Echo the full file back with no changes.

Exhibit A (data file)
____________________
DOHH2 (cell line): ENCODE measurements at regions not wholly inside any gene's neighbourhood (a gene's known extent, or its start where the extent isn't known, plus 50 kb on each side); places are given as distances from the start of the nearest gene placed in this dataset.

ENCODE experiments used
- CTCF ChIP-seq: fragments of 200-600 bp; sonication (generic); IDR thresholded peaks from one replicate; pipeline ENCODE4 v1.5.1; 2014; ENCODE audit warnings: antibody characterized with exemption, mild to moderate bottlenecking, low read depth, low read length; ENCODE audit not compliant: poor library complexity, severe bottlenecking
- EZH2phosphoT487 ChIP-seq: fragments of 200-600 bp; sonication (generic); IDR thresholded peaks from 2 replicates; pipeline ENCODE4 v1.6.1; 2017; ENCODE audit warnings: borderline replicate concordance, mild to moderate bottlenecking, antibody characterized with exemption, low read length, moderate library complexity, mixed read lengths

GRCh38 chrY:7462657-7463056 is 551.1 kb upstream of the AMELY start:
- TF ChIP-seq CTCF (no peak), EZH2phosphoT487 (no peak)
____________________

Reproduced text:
DOHH2 (cell line): ENCODE measurements at regions not wholly inside any gene's neighbourhood (a gene's known extent, or its start where the extent isn't known, plus 50 kb on each side); places are given as distances from the start of the nearest gene placed in this dataset.

ENCODE experiments used
- CTCF ChIP-seq: fragments of 200-600 bp; sonication (generic); IDR thresholded peaks from one replicate; pipeline ENCODE4 v1.5.1; 2014; ENCODE audit warnings: antibody characterized with exemption, mild to moderate bottlenecking, low read depth, low read length; ENCODE audit not compliant: poor library complexity, severe bottlenecking
- EZH2phosphoT487 ChIP-seq: fragments of 200-600 bp; sonication (generic); IDR thresholded peaks from 2 replicates; pipeline ENCODE4 v1.6.1; 2017; ENCODE audit warnings: borderline replicate concordance, mild to moderate bottlenecking, antibody characterized with exemption, low read length, moderate library complexity, mixed read lengths

GRCh38 chrY:7462657-7463056 is 551.1 kb upstream of the AMELY start:
- TF ChIP-seq CTCF (no peak), EZH2phosphoT487 (no peak)